Emerging Markets: Cheap or Good Value?

There is a difference between “cheap” and “good value” – which best describes the current state of emerging markets?

(February 28, 2013) — Emerging market share prices have fallen back to 2002 levels, but investors should not take this as a sign to dive straight in, analysts at Deutsche Bank have said.

While valuations appear similar at an aggregate level, a note from the bank said this week, the underlying fundamentals are very different.

“In 2002, following a series of economic and financial crises, there was a positive shift towards capital-friendly economic policies and corporate governance taking place across most of the emerging market universe, which had gone almost completely unrecognised by investors,” the note said.

Between 2003 and 2007 a bull run produced a 450% rise emerging markets, but few investors took advantage, Deutsche Bank said. This was due to an aversion to the unknown and a reliance on past performance as a guide for future investment.

A decade later and investors are much more open to the idea of investing in these markets, the bank said, despite conditions being no better – and in some cases worse – than before.

“By contrast today, the situation has reversed with no visible improvement in corporate governance in privately controlled companies and a pronounced tendency across the BRICS in particular, for increasing levels of state intervention to the detriment of minority investors, with the partial exception of India.”

The analysts said that practically all of the cheap sectors and stocks had fundamentals that were visibly deteriorating.

This month a survey of UK investment professionals found emerging market equities are seen as being undervalued. The CFA Valuation Index found just under half of respondents viewed emerging market equities as being undervalued or very undervalued, up from 43% in the first quarter of 2012. In comparison just 22% believed this month that emerging markets were overvalued compared to 27% in a year ago 2012.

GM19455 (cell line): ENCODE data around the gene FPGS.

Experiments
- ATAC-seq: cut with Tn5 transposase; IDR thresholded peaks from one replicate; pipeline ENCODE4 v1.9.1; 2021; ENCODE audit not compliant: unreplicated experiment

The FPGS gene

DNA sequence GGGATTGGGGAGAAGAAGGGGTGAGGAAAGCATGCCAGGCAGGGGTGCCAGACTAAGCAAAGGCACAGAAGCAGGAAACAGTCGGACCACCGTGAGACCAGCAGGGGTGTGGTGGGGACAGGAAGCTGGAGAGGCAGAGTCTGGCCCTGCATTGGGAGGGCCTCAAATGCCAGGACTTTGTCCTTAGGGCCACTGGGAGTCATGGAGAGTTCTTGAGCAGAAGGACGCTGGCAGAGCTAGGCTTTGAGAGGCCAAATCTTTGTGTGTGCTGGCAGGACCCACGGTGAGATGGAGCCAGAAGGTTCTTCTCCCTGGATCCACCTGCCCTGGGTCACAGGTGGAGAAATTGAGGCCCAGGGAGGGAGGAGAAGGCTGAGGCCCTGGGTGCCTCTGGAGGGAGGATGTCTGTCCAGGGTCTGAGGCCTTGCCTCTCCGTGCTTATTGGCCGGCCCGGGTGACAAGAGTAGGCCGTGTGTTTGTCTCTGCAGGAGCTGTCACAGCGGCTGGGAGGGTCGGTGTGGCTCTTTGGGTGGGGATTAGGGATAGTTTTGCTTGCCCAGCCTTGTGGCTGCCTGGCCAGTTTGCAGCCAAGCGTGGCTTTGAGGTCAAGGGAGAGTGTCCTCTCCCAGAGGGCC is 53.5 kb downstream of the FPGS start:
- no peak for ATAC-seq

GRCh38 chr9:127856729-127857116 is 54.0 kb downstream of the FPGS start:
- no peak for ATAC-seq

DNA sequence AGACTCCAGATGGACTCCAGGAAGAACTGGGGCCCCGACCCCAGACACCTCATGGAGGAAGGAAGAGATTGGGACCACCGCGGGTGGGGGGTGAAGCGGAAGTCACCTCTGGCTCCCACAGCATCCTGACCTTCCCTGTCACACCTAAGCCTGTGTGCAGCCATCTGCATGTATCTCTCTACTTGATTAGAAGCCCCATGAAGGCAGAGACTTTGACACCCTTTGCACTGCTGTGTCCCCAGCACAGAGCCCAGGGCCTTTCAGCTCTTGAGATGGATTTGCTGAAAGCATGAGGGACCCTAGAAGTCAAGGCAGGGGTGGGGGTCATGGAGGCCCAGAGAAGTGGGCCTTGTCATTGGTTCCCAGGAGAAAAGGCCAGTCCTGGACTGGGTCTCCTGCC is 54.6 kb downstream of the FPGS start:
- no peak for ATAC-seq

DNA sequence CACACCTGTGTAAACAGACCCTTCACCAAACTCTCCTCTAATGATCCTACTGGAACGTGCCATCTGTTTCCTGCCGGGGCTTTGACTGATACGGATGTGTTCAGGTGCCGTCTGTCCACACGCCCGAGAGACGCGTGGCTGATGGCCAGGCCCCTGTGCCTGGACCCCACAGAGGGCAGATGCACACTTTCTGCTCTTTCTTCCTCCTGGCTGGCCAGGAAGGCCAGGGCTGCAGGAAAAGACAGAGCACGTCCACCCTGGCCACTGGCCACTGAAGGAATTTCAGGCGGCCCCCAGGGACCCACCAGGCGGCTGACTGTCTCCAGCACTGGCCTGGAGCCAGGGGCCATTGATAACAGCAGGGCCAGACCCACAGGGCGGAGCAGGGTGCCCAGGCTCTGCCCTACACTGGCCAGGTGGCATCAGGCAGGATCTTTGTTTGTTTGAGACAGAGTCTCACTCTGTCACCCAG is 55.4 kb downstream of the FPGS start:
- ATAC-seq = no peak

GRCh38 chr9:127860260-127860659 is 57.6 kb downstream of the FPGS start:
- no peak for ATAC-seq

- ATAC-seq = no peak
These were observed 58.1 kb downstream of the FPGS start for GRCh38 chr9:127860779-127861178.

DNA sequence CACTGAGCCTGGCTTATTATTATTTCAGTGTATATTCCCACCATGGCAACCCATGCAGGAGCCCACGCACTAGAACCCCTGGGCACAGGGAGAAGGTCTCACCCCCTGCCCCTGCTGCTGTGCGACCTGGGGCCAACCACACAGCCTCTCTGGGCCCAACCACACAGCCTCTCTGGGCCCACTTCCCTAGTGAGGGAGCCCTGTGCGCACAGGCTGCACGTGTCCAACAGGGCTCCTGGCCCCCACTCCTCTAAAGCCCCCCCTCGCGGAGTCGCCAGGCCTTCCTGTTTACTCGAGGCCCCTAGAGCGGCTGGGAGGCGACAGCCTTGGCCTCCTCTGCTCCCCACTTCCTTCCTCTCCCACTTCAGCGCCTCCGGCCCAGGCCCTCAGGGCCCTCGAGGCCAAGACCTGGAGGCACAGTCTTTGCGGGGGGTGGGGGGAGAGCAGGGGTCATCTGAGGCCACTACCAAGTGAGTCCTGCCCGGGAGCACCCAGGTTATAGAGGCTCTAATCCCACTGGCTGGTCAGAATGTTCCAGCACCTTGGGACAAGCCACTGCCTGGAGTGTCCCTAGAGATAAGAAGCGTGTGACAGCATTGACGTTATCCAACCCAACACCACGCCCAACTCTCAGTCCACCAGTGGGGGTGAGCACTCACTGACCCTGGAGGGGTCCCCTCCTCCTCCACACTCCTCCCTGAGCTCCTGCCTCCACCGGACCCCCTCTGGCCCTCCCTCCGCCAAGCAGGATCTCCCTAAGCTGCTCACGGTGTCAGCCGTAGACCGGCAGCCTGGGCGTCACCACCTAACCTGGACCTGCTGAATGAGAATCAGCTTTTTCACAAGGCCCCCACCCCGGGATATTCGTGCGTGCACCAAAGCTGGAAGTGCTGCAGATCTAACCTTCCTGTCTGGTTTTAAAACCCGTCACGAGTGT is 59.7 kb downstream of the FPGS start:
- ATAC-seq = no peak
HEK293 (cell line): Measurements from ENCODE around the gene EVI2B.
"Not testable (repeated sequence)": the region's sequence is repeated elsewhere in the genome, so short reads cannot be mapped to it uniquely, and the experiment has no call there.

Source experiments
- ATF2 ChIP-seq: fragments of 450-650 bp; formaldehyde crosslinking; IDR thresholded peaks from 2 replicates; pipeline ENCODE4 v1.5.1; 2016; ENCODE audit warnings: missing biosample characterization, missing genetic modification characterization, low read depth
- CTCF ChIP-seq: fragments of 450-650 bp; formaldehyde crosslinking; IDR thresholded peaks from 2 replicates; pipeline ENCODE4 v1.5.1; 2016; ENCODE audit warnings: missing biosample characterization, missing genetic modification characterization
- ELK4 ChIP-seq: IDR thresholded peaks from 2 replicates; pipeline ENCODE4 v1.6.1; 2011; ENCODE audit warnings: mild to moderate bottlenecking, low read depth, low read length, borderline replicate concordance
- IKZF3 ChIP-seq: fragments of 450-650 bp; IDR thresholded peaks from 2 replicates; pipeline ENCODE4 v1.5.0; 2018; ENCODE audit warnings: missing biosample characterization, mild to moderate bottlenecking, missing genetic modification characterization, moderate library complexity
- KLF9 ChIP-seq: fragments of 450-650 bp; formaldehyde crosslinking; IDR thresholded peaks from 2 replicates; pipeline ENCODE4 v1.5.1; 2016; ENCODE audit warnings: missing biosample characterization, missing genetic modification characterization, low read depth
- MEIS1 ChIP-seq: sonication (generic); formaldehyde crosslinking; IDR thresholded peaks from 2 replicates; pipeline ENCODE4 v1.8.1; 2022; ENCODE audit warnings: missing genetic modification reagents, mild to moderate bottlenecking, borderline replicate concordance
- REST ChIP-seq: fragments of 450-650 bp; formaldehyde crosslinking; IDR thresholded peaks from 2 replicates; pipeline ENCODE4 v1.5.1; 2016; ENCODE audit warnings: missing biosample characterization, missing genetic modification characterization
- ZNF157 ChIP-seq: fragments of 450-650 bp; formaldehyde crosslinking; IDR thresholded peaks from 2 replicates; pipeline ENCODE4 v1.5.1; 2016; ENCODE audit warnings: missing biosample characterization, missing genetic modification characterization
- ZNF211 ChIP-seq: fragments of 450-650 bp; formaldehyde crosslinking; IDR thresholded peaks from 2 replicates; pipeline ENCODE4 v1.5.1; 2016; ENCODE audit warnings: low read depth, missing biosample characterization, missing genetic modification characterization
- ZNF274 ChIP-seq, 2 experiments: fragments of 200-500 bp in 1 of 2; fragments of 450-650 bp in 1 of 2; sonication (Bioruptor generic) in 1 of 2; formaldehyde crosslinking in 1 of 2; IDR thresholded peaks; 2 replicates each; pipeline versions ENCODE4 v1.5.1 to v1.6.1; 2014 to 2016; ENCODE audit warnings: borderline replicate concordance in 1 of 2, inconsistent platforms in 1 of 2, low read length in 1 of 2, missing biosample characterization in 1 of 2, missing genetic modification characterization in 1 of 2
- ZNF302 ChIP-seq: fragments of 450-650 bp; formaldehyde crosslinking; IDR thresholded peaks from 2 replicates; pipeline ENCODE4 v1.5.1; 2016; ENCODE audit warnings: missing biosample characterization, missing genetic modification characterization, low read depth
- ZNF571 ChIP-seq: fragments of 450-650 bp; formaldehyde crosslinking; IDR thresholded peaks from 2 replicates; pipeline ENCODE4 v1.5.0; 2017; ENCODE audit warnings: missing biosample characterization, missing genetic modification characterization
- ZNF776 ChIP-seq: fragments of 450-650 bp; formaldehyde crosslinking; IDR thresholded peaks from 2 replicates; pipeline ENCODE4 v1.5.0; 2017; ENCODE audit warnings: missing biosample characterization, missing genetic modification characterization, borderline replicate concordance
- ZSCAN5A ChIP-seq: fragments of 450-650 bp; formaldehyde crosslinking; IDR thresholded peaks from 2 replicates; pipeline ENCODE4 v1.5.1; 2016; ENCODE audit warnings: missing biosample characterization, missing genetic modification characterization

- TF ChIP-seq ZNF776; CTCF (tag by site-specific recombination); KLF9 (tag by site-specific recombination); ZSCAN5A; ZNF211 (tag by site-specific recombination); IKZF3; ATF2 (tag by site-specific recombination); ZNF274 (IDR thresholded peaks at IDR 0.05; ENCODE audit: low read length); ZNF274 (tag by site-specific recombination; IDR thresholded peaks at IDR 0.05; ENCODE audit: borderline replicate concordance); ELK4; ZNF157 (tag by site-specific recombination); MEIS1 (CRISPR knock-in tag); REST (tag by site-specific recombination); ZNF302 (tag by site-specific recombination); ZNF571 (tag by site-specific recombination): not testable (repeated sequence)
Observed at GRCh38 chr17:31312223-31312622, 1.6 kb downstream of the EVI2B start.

A counterpoint to the Deutsche Bank argument was made by Jan Dehn, co-head of research at emerging markets specialist Ashmore Investment Management.

In an outlook note for the year, he estimated emerging markets to grow 6% in 2013, up from just over 5% in 2012, and to continue at a similar pace for at least a few years. This prediction was made against a backdrop of better global financial and economic activity and a pick-up in global manufacturing.

“As 2012 showed, emerging markets do not rely on strong highly indebted countries’ [developed markets] growth to have strong growth of their own. The bulk of growth in emerging markets is due to domestic factors. Emerging markets are not saddled with excessive debt loads, a number of countries are undertaking significant reforms, and last year’s monetary easing in many countries should bear fruit this year in terms of higher growth,” Dehn said.

To read the Deutsche Bank analysis, click here.

To read the Ashmore Investment Management analysis, click here.

Related content from April 2012: Is Emerging Market Debt This Year’s Junk Bond?